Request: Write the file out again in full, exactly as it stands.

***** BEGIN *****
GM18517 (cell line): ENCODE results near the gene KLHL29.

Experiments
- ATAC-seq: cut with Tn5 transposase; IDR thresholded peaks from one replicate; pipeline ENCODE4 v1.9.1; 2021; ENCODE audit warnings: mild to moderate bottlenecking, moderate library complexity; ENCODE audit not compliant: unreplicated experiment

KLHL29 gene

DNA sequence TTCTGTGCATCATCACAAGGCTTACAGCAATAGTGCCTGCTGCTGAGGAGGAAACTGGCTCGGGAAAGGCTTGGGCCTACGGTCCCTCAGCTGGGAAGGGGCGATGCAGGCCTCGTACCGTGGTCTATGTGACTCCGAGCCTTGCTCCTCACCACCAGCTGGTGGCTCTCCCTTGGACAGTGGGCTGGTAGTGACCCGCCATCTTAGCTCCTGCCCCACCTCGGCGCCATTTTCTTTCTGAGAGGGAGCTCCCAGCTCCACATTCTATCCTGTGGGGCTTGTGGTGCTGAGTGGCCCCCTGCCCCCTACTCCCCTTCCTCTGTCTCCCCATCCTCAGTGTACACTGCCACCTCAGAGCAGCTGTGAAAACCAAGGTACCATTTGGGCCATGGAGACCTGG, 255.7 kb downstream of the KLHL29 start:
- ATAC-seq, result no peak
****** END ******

GM18517 (cell line): ENCODE results near the gene KLHL29.

Experiments
- ATAC-seq: cut with Tn5 transposase; IDR thresholded peaks from one replicate; pipeline ENCODE4 v1.9.1; 2021; ENCODE audit warnings: mild to moderate bottlenecking, moderate library complexity; ENCODE audit not compliant: unreplicated experiment

KLHL29 gene

DNA sequence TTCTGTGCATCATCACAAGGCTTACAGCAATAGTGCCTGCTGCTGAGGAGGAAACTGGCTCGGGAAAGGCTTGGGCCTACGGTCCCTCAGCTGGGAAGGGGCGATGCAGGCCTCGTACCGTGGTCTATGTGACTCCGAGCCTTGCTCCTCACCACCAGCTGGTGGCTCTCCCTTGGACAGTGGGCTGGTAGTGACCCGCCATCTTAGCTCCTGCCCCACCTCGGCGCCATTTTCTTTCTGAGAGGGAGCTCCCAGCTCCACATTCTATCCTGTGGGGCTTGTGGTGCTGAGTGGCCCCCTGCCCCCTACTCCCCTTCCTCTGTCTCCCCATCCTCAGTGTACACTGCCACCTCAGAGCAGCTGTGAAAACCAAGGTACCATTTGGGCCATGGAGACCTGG, 255.7 kb downstream of the KLHL29 start:
- ATAC-seq, result no peak